And as a final comment, I'd like to give special recognition to our frontline staff, the drivers, plant workers and technicians in the hospitals, many of whom work shoulder-to-shoulder with health care providers. These team members are truly our heroes as they provide an essential support service that allows doctors and nurses across the country and around the world to care for those who are ill. For more than 30 years, Stericycle has served as a critical partner to support the modern health care system from which we all benefit, and we couldn't do it without our men and women in the field. I deeply appreciate your efforts to protect what matters.

Operator, please open the line for Q&A.

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Questions and Answers

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Operator [1]

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(Operator Instructions) Our first question comes from Scott Schneeberger with Oppenheimer.

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Scott Andrew Schneeberger, Oppenheimer & Co. Inc., Research Division - MD and Senior Analyst [2]

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I guess starting off, organic growth rate in regulated waste was impressive again in the first quarter and, obviously, a little bit of disruption at the end of the quarter, unfortunately. But could you -- you cited revenue quality initiatives. Could you just talk a little bit about the progress you were seeing and then how you're going to continue to drive that or attempt to in the current environment?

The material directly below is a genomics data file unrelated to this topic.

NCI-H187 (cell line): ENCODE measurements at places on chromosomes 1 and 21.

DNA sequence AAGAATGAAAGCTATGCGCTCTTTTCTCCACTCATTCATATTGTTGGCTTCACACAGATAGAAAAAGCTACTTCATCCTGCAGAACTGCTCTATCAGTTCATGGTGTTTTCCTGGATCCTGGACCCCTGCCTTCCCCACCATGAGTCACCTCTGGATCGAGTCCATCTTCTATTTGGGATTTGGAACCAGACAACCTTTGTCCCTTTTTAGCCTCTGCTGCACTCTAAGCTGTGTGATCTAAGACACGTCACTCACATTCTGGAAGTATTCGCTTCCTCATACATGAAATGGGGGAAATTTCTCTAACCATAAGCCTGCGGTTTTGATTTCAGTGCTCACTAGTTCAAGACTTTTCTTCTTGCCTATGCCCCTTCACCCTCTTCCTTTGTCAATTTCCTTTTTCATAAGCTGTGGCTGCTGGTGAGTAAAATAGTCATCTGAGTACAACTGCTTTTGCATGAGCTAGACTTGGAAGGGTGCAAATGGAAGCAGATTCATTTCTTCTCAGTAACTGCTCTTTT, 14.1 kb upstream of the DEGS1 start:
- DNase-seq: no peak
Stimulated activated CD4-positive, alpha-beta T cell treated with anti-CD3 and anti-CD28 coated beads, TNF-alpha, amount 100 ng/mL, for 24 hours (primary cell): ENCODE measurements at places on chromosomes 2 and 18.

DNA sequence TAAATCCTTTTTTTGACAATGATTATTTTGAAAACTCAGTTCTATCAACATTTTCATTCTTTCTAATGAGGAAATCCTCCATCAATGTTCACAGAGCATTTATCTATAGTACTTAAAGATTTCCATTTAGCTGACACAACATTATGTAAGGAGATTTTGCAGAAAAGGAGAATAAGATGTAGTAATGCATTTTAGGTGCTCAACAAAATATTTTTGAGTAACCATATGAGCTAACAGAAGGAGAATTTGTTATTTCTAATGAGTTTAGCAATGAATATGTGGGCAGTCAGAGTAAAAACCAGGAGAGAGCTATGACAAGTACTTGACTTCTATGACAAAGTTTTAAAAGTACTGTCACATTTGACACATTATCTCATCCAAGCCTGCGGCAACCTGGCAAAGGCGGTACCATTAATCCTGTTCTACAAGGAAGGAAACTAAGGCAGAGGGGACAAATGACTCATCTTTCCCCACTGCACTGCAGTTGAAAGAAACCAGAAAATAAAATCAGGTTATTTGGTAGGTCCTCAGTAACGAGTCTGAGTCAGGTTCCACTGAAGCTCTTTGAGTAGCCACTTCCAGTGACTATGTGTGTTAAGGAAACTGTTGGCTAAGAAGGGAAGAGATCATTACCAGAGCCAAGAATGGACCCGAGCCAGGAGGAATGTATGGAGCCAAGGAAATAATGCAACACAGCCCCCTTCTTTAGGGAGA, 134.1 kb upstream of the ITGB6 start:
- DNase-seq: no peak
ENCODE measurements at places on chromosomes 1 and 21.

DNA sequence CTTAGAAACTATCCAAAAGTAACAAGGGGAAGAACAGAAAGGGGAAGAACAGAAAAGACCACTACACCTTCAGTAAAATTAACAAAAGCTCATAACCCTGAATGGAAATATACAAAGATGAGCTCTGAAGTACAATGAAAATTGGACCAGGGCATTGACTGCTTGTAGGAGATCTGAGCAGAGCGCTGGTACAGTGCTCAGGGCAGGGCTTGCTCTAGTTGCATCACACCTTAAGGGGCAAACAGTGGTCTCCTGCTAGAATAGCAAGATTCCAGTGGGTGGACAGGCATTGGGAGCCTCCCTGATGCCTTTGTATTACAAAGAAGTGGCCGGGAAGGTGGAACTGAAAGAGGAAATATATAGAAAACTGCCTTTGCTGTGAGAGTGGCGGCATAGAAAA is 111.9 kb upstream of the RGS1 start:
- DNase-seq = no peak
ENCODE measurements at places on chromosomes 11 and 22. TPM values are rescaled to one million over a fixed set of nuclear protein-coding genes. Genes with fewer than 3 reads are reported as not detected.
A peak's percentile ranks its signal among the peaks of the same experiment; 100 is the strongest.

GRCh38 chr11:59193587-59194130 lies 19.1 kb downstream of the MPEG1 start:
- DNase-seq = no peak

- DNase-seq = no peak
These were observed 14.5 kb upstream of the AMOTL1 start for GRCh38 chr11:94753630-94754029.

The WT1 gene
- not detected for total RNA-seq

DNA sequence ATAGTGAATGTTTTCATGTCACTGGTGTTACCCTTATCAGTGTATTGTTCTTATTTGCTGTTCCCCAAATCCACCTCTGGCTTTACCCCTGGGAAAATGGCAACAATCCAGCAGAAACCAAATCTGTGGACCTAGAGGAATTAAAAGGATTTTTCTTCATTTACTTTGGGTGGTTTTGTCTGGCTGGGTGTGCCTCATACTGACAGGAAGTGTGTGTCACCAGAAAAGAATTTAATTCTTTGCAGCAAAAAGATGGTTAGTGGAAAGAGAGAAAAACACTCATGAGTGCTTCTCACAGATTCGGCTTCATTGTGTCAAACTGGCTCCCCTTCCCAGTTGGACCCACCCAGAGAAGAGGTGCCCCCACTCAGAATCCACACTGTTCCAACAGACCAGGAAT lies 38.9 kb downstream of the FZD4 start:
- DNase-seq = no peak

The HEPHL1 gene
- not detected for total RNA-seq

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Cindy J. Miller, Stericycle, Inc. - President, CEO & Director [3]

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Yes. Thanks, Scott. Great question. We're very proud of the quality of revenue initiatives that we started last year as one of the key priorities, and I think it positioned us very, very well as we are so proud of the organic growth that we're seeing now across the organization, across the core businesses. Specifically in the regulated waste, what we're seeing is there is strength and stability in our independent channel. It's been a main focus of ours. And I think that Cory and the commercial team, that group is really doing a terrific job there. And quite frankly, just prior to March and the pandemic, if you will, or it being so front and center, the team has a tremendous amount of momentum going there. And I think that they are all focused on organic growth.

I can also take a look at our ability to continue with the deal review committee that we have. I think that we're readdressing some very old contracts as many of these things are still coming, new and some of the older contracts that we have. And I think all of those things, including and combined with some strong service that our operators are providing, any time you have that type of a recipe, I think it's a great recipe for organic growth. And I can tell you, it is a very bright spot for us. And even during this time, we are seeing additional inbound calls from some adjacent spaces that we haven't been as strong in.